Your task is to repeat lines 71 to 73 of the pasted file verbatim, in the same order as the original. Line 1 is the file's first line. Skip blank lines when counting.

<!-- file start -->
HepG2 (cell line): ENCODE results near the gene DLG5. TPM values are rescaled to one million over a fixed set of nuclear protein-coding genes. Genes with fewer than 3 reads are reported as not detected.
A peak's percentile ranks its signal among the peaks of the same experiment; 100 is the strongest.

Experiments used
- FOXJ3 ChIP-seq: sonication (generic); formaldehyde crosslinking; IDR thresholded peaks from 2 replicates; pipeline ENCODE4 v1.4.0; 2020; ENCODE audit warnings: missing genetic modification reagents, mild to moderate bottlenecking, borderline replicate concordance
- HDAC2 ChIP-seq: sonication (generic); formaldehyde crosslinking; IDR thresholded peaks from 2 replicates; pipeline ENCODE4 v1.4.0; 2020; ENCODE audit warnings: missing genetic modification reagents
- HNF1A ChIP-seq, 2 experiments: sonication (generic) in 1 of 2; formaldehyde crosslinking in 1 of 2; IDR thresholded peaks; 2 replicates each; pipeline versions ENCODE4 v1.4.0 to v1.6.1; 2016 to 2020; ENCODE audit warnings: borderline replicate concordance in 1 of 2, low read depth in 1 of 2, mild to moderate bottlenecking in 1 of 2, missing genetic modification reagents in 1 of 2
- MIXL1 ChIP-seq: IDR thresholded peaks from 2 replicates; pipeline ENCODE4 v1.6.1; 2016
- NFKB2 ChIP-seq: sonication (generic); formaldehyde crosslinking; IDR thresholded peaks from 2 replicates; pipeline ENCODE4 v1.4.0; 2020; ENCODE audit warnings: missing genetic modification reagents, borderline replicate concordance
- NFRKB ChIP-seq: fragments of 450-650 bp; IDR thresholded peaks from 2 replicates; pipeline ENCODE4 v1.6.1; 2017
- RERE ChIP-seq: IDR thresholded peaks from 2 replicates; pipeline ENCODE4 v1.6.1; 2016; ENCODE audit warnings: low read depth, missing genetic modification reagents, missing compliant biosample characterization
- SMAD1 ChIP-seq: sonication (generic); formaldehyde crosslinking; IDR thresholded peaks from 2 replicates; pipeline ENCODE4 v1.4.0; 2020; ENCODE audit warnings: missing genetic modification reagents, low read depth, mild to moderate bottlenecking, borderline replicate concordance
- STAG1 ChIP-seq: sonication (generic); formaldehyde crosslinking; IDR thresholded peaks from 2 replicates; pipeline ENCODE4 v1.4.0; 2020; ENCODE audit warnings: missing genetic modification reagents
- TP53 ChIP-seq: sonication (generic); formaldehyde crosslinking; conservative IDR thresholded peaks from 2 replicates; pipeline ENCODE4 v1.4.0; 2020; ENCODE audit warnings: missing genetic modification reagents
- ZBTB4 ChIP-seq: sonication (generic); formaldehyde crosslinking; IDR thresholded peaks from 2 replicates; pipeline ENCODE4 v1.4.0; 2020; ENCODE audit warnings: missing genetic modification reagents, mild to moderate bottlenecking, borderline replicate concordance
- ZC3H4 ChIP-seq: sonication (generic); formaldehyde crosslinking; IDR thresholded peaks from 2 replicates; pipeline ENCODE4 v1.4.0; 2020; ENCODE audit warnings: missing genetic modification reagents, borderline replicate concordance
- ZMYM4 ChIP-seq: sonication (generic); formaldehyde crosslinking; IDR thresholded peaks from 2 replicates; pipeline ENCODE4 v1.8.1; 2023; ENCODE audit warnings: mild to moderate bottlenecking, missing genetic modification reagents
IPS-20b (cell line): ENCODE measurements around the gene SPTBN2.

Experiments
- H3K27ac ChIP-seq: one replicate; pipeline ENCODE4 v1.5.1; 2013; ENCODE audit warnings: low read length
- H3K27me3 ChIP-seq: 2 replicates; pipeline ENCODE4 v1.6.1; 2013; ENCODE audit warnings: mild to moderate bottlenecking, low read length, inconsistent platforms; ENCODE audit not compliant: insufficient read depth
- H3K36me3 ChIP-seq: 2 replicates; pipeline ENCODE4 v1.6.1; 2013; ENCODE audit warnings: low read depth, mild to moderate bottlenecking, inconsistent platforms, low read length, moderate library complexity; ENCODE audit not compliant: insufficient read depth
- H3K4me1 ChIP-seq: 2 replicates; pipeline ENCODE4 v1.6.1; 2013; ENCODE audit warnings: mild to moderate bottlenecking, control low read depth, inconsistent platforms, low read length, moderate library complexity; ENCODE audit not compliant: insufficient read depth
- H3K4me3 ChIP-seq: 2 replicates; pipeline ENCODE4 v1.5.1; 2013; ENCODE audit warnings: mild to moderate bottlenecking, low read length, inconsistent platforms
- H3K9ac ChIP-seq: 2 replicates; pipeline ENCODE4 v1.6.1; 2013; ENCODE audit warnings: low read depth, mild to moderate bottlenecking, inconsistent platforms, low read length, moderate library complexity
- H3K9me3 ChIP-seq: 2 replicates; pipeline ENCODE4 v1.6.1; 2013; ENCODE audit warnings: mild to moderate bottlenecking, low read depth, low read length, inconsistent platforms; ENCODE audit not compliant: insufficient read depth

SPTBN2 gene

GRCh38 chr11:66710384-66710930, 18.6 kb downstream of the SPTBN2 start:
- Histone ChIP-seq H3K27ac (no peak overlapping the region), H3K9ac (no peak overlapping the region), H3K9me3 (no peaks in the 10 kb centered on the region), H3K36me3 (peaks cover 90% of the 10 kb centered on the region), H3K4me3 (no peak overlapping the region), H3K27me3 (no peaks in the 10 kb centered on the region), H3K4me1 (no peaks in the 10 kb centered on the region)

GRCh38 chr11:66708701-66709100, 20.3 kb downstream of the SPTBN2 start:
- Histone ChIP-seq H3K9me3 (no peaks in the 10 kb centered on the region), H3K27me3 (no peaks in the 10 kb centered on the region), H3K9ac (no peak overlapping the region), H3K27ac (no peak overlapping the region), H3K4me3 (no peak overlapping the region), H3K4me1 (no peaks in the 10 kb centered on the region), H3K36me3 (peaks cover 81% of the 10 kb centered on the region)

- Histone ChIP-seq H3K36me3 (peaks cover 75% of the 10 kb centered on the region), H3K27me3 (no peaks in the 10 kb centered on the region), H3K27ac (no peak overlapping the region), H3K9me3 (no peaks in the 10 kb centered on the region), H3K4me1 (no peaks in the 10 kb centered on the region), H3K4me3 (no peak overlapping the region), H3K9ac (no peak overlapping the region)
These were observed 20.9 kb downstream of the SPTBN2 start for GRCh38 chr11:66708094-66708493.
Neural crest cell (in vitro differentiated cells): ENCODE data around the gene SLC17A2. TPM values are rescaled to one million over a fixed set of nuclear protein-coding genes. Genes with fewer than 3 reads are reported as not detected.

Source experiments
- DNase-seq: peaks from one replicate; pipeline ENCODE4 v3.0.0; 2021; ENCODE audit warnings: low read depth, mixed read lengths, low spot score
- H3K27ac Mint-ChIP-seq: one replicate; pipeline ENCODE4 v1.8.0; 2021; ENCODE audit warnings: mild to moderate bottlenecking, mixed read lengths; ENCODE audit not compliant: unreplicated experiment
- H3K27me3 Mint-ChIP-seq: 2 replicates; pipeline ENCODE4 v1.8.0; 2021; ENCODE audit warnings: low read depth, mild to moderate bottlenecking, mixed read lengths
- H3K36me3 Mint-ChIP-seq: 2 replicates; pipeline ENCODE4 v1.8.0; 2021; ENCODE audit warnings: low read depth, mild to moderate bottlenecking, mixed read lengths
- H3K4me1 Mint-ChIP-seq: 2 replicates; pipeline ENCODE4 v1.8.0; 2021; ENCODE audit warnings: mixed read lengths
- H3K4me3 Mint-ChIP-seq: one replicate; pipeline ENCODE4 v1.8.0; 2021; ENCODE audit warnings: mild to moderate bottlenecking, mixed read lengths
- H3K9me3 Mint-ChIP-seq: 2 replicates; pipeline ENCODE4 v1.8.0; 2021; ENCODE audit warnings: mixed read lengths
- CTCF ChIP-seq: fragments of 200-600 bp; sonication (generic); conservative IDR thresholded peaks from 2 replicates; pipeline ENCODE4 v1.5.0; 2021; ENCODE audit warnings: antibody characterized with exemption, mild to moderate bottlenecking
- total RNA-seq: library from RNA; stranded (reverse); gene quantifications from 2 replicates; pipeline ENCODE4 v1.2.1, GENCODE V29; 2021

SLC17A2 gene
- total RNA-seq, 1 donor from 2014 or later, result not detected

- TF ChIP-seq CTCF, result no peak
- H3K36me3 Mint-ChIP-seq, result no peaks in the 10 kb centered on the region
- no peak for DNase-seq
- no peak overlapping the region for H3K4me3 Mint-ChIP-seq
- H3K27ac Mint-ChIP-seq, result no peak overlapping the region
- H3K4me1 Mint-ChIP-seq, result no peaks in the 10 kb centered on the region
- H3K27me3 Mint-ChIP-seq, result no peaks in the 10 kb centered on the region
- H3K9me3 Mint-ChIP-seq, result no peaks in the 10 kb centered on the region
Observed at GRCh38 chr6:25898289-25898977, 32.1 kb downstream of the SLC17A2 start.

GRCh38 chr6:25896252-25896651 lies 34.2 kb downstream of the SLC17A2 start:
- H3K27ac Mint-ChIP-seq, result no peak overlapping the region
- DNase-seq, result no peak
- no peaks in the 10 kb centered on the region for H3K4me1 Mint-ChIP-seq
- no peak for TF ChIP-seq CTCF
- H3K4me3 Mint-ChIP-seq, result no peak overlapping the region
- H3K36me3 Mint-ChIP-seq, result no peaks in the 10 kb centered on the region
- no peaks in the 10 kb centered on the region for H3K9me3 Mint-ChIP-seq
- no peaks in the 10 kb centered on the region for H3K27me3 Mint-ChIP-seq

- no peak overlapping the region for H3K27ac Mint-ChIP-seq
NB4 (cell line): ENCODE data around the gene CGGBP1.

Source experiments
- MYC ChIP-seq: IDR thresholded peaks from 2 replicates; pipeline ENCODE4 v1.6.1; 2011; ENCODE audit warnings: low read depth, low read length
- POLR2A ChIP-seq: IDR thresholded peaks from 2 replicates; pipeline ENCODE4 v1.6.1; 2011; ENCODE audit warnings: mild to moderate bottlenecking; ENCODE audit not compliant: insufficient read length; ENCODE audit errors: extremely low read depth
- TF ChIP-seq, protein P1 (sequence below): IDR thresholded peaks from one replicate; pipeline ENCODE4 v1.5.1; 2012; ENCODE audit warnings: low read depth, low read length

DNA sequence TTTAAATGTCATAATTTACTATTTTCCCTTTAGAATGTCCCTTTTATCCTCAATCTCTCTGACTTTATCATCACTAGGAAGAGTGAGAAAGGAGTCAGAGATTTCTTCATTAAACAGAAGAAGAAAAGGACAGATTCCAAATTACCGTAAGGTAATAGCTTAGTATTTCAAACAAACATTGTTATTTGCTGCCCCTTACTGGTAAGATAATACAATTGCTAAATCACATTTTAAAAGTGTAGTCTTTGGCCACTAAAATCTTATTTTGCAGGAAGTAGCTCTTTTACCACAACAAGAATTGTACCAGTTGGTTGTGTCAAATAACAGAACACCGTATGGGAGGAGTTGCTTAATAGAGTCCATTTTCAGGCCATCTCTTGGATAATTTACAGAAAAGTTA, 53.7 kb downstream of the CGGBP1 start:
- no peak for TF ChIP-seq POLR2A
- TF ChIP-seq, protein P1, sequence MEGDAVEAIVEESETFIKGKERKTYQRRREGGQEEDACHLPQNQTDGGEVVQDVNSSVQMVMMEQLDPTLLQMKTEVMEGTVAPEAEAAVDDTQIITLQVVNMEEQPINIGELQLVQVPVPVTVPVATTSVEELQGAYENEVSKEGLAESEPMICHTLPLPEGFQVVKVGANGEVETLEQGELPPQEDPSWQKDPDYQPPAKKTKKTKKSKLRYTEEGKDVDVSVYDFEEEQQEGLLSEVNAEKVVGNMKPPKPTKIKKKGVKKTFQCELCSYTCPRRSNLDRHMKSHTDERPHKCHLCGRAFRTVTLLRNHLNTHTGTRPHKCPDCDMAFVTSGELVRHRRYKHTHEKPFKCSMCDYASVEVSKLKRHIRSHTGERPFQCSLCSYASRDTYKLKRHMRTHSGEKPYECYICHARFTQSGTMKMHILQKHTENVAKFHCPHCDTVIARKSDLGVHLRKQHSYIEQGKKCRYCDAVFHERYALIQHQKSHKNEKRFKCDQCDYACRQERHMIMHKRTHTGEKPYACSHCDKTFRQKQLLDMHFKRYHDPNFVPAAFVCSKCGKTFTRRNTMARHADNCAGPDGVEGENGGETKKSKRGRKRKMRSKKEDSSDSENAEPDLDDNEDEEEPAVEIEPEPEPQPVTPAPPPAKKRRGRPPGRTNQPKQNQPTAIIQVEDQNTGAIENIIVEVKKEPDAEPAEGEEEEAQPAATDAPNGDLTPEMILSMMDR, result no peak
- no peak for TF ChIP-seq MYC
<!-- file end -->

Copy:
- no peak for TF ChIP-seq POLR2A
- TF ChIP-seq, protein P1, sequence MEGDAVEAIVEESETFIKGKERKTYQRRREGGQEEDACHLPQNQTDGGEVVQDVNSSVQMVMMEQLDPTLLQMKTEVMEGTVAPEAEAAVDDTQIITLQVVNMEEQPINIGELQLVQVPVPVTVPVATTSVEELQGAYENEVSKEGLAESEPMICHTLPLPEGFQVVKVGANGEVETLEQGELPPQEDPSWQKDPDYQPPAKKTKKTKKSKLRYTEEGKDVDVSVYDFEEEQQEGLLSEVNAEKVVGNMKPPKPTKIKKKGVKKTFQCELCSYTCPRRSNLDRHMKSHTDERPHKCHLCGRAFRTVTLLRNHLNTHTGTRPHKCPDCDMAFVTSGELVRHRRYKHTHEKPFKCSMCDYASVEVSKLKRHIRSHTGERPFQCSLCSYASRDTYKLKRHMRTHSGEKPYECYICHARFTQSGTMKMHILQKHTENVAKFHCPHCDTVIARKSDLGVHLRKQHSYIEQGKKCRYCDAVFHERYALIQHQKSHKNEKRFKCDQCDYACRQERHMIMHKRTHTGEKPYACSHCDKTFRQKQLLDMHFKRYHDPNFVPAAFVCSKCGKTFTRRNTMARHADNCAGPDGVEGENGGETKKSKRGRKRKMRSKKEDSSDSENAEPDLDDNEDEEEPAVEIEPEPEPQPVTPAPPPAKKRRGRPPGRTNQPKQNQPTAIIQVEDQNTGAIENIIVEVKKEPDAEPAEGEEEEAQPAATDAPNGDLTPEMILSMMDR, result no peak
- no peak for TF ChIP-seq MYC